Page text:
The Carter administration has quietly promised civil rights groups to seek passage of a major civil rights bill in this Congress.
The legislation would greatly enhance the government's enforcement powers under the basic federal Fair Housing Act, which Congress passed in 1968.
That act strictly forbids racial discrimination in the sale or rental of most housing -- but it also limits the help the government can give to victims of such discrimination. The result is that the act has been mainly a declaration of good intentions that have gone largely unenforced.
The forthcoming bill, which seeks to change that, has drawn opposition from some segments of the mortgage and insurance industries and the nation's real estate industry. They opposed a version on which a House Judiciary subcommittee held hearings last year.
Under the 1968 law, a person who thinks he or she has suffered discrimination can either go to court on his own, a process that tends to be both slow and costly, or turn for help to the Department of Housing and Urban Development. But all HUD can do for him, if it decides he is in the right, is try to mediate in his behalf. It cannot order anyone to do anything.
Under the bill, whose House sponsors last year were Reps. Don Edwards (D-Calif.), chairman of the Judiciary subcommittee on civil and constitutional rights, and Robert F. Drinan (D-Mass.), HUD's power would be expanded so that it could adjudicate cases brought to it, and the secretary could order remedies where discrimination was found. These orders could only be issued after trial-like hearings, and could be appealed to the courts.
But in effect the bill would be creating within the executive branch a special minicourt system to hear housing discrimination cases, just as the National Labor Relations Board hears charges of labor law violations.
Civil rights groups have tried several times in the last 15 years to win similar adjudicative power for the Equal Employment Opportunity Commission in the field of job discrimination. These attempts all failed. The two most important helped provoke the great Senate civil rights filibusters of 1964 and 1972.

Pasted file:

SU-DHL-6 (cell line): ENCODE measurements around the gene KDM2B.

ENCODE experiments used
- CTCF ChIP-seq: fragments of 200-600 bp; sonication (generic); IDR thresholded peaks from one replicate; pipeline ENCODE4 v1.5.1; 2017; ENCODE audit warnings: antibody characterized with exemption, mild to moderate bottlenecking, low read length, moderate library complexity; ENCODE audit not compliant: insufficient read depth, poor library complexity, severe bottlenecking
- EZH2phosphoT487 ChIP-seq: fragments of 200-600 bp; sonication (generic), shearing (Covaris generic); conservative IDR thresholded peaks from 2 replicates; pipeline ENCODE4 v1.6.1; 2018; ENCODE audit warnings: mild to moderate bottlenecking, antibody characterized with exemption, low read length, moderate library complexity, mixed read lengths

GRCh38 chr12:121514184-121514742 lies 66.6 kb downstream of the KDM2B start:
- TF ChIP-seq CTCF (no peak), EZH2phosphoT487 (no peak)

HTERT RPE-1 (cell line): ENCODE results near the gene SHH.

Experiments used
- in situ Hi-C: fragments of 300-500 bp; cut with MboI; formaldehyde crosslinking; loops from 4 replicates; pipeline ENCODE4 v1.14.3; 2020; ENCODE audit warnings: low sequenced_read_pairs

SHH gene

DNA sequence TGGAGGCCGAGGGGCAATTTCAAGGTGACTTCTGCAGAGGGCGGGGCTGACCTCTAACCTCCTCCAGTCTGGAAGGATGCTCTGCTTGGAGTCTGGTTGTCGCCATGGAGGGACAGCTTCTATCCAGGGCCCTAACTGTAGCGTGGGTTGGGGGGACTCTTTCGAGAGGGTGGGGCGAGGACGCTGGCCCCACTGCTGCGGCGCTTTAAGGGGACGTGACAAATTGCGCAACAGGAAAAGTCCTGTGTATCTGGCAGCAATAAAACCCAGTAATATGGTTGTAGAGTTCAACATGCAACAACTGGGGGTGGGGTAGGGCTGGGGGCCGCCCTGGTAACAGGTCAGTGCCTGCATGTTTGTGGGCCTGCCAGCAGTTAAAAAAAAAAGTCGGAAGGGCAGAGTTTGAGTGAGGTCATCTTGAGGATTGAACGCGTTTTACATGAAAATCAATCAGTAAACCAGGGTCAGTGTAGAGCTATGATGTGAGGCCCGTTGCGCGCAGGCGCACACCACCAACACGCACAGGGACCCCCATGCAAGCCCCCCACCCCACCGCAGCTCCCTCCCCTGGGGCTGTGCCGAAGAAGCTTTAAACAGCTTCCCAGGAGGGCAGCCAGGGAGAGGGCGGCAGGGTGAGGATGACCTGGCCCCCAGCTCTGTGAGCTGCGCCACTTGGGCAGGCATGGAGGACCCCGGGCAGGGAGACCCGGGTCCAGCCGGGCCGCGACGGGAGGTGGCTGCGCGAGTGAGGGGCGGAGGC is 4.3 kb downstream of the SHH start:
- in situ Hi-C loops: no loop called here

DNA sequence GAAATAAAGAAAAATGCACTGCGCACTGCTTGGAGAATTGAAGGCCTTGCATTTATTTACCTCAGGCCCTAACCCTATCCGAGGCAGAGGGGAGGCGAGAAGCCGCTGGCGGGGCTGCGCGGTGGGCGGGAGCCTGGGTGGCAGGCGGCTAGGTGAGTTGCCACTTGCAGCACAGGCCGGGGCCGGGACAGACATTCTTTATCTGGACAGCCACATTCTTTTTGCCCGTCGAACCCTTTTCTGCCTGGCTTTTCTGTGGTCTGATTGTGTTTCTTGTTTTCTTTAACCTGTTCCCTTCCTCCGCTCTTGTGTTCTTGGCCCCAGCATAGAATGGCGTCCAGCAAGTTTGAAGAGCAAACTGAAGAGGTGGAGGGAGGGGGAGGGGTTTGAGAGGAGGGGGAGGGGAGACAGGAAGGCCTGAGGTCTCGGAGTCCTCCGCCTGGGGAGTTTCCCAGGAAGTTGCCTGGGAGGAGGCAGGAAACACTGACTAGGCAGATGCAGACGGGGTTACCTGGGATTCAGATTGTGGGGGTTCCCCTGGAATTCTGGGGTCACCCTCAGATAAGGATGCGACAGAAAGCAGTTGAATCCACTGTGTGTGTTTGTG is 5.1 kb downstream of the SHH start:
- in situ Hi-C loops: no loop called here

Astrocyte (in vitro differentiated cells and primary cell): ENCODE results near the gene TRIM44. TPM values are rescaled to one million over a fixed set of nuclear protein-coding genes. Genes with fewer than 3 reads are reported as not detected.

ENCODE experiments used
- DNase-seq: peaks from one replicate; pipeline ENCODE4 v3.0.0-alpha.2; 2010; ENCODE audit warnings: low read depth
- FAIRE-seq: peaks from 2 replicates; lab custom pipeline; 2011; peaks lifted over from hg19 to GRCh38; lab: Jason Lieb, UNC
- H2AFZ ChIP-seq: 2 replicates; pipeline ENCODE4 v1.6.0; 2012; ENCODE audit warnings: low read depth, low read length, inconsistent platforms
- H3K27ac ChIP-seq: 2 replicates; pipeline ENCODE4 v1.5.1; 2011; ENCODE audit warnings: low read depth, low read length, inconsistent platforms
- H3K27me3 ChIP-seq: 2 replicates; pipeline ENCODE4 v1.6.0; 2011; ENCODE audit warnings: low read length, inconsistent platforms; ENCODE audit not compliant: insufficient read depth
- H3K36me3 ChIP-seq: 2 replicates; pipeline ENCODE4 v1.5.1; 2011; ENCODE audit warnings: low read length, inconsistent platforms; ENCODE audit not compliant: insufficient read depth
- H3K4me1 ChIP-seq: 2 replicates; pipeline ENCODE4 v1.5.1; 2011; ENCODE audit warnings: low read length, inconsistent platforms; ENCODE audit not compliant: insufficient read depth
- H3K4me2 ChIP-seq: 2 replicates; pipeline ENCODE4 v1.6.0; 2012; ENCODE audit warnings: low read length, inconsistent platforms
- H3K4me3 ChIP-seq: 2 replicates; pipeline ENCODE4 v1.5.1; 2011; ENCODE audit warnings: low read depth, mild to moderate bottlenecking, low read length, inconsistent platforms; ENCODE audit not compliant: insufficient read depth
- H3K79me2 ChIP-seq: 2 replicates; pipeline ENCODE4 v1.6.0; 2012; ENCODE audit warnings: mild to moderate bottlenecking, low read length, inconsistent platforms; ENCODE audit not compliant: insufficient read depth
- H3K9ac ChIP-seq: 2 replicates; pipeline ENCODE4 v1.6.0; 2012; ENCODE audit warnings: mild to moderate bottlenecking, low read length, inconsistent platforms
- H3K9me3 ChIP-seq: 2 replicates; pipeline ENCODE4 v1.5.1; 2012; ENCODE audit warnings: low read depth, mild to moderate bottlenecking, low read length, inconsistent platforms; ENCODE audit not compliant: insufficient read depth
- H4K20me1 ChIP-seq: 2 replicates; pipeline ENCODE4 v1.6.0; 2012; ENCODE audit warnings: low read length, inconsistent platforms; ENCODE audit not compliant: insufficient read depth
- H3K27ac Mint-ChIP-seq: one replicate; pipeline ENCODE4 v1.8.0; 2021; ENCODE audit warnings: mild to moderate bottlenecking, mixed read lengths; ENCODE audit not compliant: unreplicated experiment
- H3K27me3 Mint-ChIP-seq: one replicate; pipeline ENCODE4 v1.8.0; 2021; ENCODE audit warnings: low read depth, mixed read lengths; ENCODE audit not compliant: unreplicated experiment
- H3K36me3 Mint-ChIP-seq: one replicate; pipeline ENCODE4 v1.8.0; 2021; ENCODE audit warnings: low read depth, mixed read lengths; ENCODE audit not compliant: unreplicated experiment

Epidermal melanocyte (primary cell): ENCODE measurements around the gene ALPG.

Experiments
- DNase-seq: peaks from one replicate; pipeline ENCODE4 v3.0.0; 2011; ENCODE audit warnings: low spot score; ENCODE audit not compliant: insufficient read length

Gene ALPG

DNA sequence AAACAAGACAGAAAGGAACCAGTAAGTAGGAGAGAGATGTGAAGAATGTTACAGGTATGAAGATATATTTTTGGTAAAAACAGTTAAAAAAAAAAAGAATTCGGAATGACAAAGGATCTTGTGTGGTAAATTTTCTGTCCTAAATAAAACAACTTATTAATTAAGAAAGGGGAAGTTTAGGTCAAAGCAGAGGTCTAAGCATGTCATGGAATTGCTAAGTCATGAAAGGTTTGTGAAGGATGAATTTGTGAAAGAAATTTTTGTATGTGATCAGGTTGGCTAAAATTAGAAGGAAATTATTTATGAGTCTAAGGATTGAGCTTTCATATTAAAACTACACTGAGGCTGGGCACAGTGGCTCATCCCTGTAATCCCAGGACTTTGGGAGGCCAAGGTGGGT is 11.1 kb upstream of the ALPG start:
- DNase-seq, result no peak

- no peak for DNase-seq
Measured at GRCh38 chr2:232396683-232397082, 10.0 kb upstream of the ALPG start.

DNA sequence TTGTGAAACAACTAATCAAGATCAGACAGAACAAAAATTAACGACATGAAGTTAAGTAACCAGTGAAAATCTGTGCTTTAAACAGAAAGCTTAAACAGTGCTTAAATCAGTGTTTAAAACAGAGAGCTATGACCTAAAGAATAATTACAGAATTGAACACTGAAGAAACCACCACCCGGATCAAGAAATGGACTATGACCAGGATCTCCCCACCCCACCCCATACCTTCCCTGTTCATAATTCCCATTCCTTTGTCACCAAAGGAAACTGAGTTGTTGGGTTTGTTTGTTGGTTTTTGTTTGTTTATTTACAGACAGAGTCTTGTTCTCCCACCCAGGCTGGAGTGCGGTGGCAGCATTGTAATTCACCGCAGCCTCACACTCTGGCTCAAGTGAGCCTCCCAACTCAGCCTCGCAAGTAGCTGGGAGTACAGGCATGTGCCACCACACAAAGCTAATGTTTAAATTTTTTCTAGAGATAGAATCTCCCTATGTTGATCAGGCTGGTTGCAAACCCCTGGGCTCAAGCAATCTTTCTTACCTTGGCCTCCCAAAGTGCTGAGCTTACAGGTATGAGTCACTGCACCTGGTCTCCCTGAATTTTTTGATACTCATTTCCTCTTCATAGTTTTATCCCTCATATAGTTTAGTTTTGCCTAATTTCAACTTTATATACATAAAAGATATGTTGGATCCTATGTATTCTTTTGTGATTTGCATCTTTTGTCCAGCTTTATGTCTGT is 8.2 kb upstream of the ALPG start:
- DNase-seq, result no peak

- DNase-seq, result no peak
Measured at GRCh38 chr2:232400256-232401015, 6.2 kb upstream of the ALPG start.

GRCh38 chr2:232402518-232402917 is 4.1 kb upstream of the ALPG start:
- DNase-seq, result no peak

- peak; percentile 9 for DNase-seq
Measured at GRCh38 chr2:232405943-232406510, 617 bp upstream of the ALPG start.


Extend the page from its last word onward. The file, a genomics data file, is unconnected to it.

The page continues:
Before the 1972 legislation, EEOC had only the power to conciliate complaints that HUD now has. That legislation gave EEOC, as a compromise, the added power not to decide cases, but to carry them into the courts on its own. The agency thus can now represent complainants.
Congressional and administration aides say the housing bill would empower the secretary to hear cases involving exclusionary practices of local government as well as actions by private parties.
The courts have held that the 1968 law applies to governmental as well as commercial activity. The new bill would give the secretary further power to help enforce that 1968 law, its drafters say.
HUD already has the power to cut off the federal community development funds of local governments that refuse to make satisfactory provision for low-income housing within their borders. That power has also been pretty much unused, however.
HUD's fair housing enforcement program has been a disappointment to Secretary Patricia Roberts Harris. She recently reorganized it, and former D.C. City Council chairman and unsuccessful mayoral candidate Sterling Tucker has taken over as here new assistant secretary in charge of fair housing.
The Leadership Conference on Civil Rights, a confederation of most of the major civil rights organizations in the country, decided last November to put a new fair housing bill at the top of its legislative wish list in this Congress.
The chairman of the leadership conference, Clarence Mitchell, sent a letter to James McIntyre, director of the Office of Management and Budget, and Stuart Eizenstat, presidential assistant for domestic affairs, asking that the president "give this legislation priority on his calendar and urge its adoption in his State of the Union message."
Harris and Drew Days, assistant attorney general for civil rights, had already testified in support of the Edwards-Drinan bill at the hearings held by Edwards' subcommittee last spring.
But "We are sure you understand that a far more active effort by the Carter administration is needed if the bill is to be enacted into law," Mitchell wrote.
Carter's response came in the lengthy written State of the Union message he sent Congress as a supplement to the one he delivered in person. Halfway through its 50 pages were these paragraphs:
"We need to correct a weakness in an existing civil rights law. Title VIII of the Civil Rights Act of 1968, which prohibits discrimination in housing, remains largely an empty promise because of the lack of an adequate enforcement mechanism.
"I will soon propose to the Congress that this problem be alleviated by providing the Department of Housing and Urban Development with cease-and-desist powers. That department, which now investigates and makes findings upon individual complaints, would then be able to enjoin further discriminatory acts and to direct and appropriate remedy. My administration will work with the Congress to see that this proposal is given prompt and favorable consideration."